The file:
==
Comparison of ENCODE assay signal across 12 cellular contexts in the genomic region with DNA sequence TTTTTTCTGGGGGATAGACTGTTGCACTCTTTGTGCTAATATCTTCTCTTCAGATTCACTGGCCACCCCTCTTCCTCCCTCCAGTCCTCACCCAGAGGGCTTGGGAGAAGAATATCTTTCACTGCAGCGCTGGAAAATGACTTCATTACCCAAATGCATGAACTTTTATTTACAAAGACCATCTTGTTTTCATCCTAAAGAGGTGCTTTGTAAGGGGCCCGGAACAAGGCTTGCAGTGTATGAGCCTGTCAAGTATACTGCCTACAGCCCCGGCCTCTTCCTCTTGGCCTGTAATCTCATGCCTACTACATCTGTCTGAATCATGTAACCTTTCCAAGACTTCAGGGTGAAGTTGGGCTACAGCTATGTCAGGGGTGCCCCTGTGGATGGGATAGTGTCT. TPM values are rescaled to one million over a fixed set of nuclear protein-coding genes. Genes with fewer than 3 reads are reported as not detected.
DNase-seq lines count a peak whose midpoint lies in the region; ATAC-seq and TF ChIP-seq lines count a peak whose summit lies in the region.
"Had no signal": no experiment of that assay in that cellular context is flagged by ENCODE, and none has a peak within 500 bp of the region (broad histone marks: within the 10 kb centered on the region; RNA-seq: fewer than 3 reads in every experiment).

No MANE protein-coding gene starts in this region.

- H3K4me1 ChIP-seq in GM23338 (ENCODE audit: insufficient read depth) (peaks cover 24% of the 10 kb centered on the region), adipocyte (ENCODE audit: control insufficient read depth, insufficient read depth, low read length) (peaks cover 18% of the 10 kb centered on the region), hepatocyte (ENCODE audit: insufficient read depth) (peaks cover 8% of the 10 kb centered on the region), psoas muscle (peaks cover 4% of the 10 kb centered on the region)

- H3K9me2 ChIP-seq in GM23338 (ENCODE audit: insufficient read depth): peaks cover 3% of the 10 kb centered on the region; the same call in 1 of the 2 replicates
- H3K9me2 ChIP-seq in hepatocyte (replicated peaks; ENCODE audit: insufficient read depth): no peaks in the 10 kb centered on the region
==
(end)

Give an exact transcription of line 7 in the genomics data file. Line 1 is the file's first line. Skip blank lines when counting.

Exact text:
- H3K9me2 ChIP-seq in hepatocyte (replicated peaks; ENCODE audit: insufficient read depth): no peaks in the 10 kb centered on the region